Maksim taught a lovely Social Graph Analytics course at PyCon the day before I taught Applied Parallel Computing. I took his demo for a “poor mans LDA/LSI analysis” of a Twitter topic (rather than using full LDA it just uses co-incident hashtags) and added usernames to produce the plot below.
Update – Analysing #pydata conference (and the cities London and Brighton) tweets using NLTK and NetworkX added as a second post.
White nodes are hashtags (e.g. #raspberrypi centres the left white cluster), purple is for usernames (e.g. organiser @jessenoller is in the centre, Python’s creator @gvanrossum is between #raspberrypi and Jesse, @dabeaz and @raymondh are near the centre). We see a strongly connected cluster of people and hashtags along with several disconnected sets.
Over the course of PyCon I’ve collected all the #pycon tagged Tweets using the 1% Twitter Firehose (via a 1 line curl command). I have some Tweet parsing code which transforms this data into useful subsets (originally I was working on 2D geo-tagged plots of London and Brighton – to be posted later), in this case I extract the hashtags and usernames from each tweet using twitter-text-python and and then build edges in a graph for each pair of mentions that occur in a tweet. E.g.:
“really cool stenography talk by @stenoknight at #PyCon – she still uses #vim with #plover”
will cause a link to form between #pycon and #vim, #pycon and #plover, #vim and #plover. The width of edges in the diagram corresponds to the number of times the same hashtags (and users) are linked in each tweet. To understand which people are related to each concept I added usernames so in the above example edges are also formed between @stenoknight and the three hashtags.
If you open up a larger version of the image (click the main image) you can follow some of the detail. The #raspberrypi tag is interesting – lots of prominent projects are mentioned alongside (e.g. #pandas, #django). Just below the main cluster is a subcluster on #robots #vision #hackers – these are joined to the main #raspberrypi cluster by the adjective #awesome (rather lovely!). All 2,500 attendees of PyCon were given a full Raspberry Pi Model B during the Friday morning keynote by Eben Upton and during the weekend a RaspberryPi hacklab taught many people how to add hardware and use Python on the device.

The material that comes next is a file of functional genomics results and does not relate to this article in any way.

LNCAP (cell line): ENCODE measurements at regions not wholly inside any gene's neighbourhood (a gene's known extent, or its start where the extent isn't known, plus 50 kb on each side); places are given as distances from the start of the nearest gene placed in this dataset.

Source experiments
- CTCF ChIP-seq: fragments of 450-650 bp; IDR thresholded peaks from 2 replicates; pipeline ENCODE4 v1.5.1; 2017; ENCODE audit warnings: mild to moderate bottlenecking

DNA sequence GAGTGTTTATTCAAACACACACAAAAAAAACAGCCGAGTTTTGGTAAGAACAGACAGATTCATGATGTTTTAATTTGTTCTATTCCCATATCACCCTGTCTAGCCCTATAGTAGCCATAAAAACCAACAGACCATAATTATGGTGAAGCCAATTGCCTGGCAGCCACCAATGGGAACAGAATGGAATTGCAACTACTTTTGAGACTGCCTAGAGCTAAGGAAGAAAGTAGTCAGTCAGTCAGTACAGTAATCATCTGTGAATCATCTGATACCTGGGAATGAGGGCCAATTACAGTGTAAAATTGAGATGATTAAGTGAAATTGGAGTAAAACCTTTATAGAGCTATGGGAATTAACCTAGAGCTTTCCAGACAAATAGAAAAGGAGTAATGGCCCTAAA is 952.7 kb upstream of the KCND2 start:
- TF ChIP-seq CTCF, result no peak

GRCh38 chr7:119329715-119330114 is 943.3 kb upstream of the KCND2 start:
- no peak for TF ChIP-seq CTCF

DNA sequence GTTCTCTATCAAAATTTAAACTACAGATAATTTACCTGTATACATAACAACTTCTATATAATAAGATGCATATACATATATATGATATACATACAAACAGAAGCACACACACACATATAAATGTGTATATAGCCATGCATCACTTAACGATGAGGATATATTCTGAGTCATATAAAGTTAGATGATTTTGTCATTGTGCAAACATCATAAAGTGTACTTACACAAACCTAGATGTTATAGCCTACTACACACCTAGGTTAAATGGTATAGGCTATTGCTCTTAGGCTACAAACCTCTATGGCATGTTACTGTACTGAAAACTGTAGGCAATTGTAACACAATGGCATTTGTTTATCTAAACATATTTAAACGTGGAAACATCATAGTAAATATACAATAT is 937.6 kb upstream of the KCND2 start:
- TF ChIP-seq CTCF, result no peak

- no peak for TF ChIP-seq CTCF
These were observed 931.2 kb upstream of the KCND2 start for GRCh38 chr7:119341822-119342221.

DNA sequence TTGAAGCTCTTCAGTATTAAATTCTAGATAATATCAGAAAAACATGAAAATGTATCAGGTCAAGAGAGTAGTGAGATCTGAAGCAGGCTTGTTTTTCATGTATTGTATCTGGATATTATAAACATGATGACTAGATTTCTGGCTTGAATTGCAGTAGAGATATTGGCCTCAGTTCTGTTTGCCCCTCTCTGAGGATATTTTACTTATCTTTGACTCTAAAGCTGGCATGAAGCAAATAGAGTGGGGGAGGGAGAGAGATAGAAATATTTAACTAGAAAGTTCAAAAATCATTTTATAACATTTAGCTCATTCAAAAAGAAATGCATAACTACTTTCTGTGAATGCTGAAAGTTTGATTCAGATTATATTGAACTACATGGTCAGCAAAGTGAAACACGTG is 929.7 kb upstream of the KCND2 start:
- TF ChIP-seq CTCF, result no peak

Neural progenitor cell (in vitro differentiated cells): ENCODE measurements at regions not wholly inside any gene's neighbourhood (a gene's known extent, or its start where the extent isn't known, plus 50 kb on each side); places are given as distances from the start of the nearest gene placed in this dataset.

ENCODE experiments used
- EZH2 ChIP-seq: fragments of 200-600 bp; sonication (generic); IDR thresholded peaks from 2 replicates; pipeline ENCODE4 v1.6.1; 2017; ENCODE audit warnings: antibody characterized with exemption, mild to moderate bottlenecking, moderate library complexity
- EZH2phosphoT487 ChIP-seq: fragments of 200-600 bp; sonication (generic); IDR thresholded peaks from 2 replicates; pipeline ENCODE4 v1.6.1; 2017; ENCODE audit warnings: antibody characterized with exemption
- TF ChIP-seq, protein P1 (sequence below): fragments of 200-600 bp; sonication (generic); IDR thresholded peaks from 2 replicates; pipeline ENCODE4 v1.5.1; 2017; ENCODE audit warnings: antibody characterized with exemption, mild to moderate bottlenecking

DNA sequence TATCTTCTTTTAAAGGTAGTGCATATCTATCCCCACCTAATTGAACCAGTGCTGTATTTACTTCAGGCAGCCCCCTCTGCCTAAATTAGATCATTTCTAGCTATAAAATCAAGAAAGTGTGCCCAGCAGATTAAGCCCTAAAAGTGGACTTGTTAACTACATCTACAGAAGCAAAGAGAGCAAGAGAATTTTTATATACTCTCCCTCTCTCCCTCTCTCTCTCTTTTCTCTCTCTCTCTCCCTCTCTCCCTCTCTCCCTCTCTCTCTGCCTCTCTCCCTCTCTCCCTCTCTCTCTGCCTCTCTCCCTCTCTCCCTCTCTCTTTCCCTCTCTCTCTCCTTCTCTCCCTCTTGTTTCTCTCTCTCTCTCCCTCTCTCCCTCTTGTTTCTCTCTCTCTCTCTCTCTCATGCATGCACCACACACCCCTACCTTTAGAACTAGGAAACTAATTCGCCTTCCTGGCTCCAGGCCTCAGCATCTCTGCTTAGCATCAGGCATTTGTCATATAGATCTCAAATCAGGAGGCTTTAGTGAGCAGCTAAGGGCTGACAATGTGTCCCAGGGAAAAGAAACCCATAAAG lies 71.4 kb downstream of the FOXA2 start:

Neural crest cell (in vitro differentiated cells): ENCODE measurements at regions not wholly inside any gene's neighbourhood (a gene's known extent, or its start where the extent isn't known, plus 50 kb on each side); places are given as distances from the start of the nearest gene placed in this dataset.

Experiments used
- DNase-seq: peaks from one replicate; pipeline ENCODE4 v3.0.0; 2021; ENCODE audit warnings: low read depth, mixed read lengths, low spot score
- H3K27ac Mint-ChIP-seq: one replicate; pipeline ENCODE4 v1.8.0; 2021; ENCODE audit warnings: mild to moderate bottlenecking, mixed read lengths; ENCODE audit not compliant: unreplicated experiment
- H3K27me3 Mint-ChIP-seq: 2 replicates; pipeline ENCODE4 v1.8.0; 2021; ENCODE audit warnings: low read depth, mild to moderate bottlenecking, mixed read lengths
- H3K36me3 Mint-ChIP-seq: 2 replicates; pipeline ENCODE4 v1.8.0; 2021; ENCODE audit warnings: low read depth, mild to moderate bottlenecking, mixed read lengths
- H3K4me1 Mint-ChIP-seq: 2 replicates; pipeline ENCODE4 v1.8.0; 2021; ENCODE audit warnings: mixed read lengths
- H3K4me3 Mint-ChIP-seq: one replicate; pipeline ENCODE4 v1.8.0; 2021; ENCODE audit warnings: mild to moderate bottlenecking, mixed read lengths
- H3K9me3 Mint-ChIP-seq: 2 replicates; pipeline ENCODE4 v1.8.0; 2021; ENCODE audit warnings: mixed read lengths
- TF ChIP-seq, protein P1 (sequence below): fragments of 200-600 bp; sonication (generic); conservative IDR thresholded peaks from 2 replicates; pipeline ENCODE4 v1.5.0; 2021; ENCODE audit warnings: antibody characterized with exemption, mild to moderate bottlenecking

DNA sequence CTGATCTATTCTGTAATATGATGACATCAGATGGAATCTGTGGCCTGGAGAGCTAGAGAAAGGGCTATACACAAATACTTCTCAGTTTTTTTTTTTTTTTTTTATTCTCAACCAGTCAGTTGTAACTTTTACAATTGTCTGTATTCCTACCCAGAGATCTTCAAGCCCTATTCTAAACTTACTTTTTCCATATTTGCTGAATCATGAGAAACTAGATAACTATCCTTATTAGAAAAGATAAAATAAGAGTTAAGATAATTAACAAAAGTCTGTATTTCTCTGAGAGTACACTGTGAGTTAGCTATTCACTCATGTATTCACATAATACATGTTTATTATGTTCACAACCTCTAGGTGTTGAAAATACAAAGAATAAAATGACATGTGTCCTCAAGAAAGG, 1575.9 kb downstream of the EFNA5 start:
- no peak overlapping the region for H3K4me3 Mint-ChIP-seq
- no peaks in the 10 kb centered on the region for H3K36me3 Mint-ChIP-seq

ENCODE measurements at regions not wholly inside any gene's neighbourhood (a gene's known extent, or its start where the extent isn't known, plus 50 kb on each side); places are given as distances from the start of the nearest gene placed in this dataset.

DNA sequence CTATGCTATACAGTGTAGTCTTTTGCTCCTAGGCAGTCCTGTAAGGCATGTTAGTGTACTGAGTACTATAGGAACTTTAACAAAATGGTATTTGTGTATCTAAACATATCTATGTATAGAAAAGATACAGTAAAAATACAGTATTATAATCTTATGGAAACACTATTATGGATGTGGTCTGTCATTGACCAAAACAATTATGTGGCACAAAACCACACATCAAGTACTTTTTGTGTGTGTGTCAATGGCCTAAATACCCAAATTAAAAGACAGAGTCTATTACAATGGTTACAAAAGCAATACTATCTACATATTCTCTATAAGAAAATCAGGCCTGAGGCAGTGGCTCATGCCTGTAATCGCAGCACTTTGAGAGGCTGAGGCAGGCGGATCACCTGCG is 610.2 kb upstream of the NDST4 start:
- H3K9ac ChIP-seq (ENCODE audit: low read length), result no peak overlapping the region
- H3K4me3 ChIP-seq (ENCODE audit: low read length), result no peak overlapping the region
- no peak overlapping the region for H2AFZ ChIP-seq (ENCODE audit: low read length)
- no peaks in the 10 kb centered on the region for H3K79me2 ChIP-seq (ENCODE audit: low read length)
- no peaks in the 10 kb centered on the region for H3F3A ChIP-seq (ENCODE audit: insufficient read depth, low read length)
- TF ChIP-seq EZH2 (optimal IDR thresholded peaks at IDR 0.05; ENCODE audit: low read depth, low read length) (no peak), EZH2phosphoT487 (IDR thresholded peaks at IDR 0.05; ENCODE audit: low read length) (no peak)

In the centre we see a lot of people – many people mention each other or are linked by others (e.g. prominent speakers) in their tweets. I filter out ReTweets so we’re only looking at mentions of people inside one tweet if someone has written that tweet afresh. The legendary Testing in Python Birds of a Feather session (#tipbof) on the right is linked to a few prominent folk.
#openscience and #openaccess are well linked to the south of the main cluster, connected to the main group via clusters of people.
I’m quite intrigued by the @styleseat link out to #nailjerks #pixiedust #nailart to the north, they ran a manicure/pedicure session in connection with #pyladies.
Guido gave a keynote this morning and discussed async programming – a new cluster formed (see zoom from earlier analysis shown above) from yesterday’s data with #tulip #sunday #pep3156 whilst talking about PEP 3156. It is interesting to note the time-based nature of the clusters (which we can’t see in this single 2D image, maybe I ought to animate it?).
Update I’ve added the plot below using the Community Detection feature of Gephi, it shows Guido’s async tag set as a separate cluster. #raspberrypi has a nicely large cluster, web servers have their own too.
Due to yesterday’s PyCon 5k Fun Run there’s a disconnected cluster for #10minutemile #shootforthestars #ugh to the north – 150 of us (of 2500 attendees) ran at 7am, we raised $7k towards cancer research.
It is worth mentioning that I removed some of the more prominent nodes as many of the other topics connect to these so they add little information:
- @top_webtech @inowgb (spammy)
- any username node with less than 50 occurrences
- any hashtag node with only 1 occurrence
If I get time whilst here I’ll do some more analysis on the data. I’d love to use a named entity tool or some parsing to extract obvious nouns (e.g. packages and topics) that aren’t #hashtagged.
Ian is a Chief Interim Data Scientist via his Mor Consulting. Sign-up for Data Science tutorials in London and to hear about his data science thoughts and jobs. He lives in London, is walked by his high energy Springer Spaniel and is a consumer of fine coffees.